Posts Tagged ‘Lo-Fi Let’s Play’

(Not Our) Lo-Fi Let’s Play: Life & Death

You may have noticed Leigh Alexander’s Lo-Fi Let’s Play series, with its curious and gentle examination of weird old games, hasn’t graced our pages in several months. Leigh, you see, went off to do exciting and lovely things with Laura Hudson at Offworld, where the series continues.

Through the magic of the Internet (and the courtesy of asking nicely), we can still show you them. Leigh published the latest on Offworld on Thursday, looking at 1988 surgery sim Life & Death.

Read the rest of this entry »

Lo-Fi Let’s Play: Where In The World Is Carmen Sandiego?

I’ve been doing a series of Let’s Play videos exploring old adventures, text games and lost design forms from the 1980s Apple IIe and Commodore 64 era and beyond. In a time when young men shout over new action games, I will talk softly over strange old ones.

When it comes to my Lo-Fi Let’s Play series, I have just a few hard-and-fast rules. One: No twitch, no arcade. Two: No hits. Don’t ask me to play Monkey Island and King’s Quest unless it’s New Year’s Eve and you’re paying for my party, so to speak.

But today, I buckled. It’s the season for copious work travel, conferences and speaking engagements, and when I found myself in a Helsinki airport on the way to Malta with an hour to kill, I got this itch. In the car to the airport, the Finnish cab driver was scrolling through his dashboard computer, trying to find Malta on the map, I think so that he could tell me how much more daylight I could expect there than here, when the sun has set each day at 3:30 PM after cold-rinsed mornings of perfectly-white skies. Here, I took a jog to the sea, or what I thought was the sea. What are these snowfields, I wondered? Oh, it is the sea, totally frozen.

Read the rest of this entry »

Lo-Fi Let’s Play 19: Emmanuelle, A Game of Eroticism

I’ve been doing a series of Let’s Play videos exploring old adventures, text games and lost design forms from the 1980s Apple IIe and Commodore 64 era and beyond. In a time when young men shout over new action games, I will talk softly over strange old ones.

The 1980s gave us a smattering of cartoonish, often crude graphical sex games — almost as if the player, assumed to be a “he”, were himself the butt of a joke for even questing for sexual stimulation from a computer in the first place. This excellent Atlantic piece about The Softporn Adventure, widely considered the first erotic game, describes the common tone the game set: it’s a “gawkiness”, a car accident of earnestness and chauvinism. As I grew up in the 80s myself, their awkward visual language is almost inseparable from the ticklish squickiness I felt whenever I accidentally brushed against that kind of sexual imagery as a kid.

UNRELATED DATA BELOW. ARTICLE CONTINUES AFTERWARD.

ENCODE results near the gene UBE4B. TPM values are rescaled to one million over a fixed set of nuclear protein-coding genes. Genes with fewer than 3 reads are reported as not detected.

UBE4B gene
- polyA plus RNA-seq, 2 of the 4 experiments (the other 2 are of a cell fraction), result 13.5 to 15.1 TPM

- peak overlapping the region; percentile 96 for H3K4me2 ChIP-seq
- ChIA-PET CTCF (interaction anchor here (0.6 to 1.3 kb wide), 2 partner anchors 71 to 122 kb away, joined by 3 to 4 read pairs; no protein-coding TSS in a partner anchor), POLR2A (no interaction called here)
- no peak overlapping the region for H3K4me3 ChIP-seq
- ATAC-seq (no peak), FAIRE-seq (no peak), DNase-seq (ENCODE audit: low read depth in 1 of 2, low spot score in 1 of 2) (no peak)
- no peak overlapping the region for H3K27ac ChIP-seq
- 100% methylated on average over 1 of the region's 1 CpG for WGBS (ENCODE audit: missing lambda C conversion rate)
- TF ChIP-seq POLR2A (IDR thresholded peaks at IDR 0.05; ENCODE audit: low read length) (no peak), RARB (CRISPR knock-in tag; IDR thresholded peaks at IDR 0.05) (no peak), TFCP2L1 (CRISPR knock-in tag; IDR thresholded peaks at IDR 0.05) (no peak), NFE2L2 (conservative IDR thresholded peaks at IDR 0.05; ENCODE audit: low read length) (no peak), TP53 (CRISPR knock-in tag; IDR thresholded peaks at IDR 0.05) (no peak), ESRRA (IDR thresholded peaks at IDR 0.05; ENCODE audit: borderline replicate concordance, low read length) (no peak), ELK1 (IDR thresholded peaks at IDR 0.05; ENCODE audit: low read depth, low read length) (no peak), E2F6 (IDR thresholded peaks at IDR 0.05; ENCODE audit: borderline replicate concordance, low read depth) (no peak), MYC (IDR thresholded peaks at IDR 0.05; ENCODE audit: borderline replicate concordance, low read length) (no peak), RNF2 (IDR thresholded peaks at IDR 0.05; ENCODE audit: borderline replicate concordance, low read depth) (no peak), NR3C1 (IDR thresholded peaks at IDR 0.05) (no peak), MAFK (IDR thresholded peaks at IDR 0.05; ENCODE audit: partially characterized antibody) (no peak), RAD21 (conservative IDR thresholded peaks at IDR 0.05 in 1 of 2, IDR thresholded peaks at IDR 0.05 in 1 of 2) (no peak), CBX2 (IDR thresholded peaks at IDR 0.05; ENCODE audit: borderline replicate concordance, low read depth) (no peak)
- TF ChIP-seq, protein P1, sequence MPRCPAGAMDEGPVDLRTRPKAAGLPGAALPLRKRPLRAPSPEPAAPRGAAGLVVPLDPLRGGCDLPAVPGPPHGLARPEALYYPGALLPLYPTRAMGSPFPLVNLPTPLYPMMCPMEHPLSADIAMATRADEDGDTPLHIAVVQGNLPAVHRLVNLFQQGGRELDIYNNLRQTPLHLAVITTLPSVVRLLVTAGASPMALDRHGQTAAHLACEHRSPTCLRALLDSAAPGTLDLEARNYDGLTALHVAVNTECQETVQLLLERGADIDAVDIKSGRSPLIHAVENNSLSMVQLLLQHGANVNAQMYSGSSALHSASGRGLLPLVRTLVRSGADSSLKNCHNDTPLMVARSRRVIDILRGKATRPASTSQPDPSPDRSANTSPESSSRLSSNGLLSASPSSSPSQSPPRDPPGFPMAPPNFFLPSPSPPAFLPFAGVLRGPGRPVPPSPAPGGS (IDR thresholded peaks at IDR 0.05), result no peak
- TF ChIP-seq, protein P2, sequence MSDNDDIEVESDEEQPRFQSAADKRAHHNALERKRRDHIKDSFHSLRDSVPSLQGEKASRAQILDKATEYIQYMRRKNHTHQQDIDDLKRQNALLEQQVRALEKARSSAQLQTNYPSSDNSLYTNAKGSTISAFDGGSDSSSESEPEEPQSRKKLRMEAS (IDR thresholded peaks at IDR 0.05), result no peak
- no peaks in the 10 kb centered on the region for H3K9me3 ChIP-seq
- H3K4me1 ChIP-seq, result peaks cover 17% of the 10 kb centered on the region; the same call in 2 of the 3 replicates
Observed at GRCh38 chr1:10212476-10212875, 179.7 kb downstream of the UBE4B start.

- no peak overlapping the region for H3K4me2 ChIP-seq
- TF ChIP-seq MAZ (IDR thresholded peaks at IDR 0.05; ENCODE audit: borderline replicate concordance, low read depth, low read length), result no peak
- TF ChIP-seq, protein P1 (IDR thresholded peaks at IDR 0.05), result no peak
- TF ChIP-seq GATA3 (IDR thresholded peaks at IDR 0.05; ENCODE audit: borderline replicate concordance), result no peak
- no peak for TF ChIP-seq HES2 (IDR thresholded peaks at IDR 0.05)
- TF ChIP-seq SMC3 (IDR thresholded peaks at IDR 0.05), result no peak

Read the rest of this entry »

Lo-Fi Let’s Play 17: Altered Destiny

I’ve been doing a series of Let’s Play videos exploring old adventures, text games and lost design forms from the 1980s Apple IIe and Commodore 64 era. In a time when young men shout over new action games, I will talk softly over strange old ones. Come along on a visitation of a different era that’s one part meditations on my childhood, one part adventure game criticism, and one part preservation effort. Bonus: Everyone says the quiet talk, lo-fi handmade feel and keyboard tapping triggers ASMR responses. Please enjoy!

Lo-Fi Let’s Play has been on a little break, but now we’re back on the regular, DOS willing. This time, we visit the year 1990. I remember once seeing a couple screenshots of Altered Destiny on the back of the box, or among the ads in the manual or something, from some other computer game I owned. I don’t remember which one, but those two screenshots instilled in me such a fierce wish to own this game that it took me quite a while, playing it over the holiday, to be certain that I never actually did.

Read the rest of this entry »

Lo-Fi Let’s Play Special: The (Complete) Colonel’s Bequest

I’ve been doing a series of Let’s Play videos exploring old adventures, text games and lost design forms from the 1980s Apple IIe and Commodore 64 era. In a time when young men shout over new action games, I will talk softly over strange old ones. Come along on a visitation of a different era that’s one part meditations on my childhood, one part adventure game criticism, and one part preservation effort. Bonus: Everyone says the quiet talk, lo-fi handmade feel and keyboard tapping triggers ASMR responses. Please enjoy!

When I recently featured one of my all-time favorite adventures,The Colonel’s Bequest, for a quick Lo-Fi look, I thought it might be a good idea to revisit it later in a full-length video. I suggested it, and the response was overwhelming — you wanted more Colonel’s Bequest!

Read the rest of this entry »

Lo-Fi Let’s Play: The Institute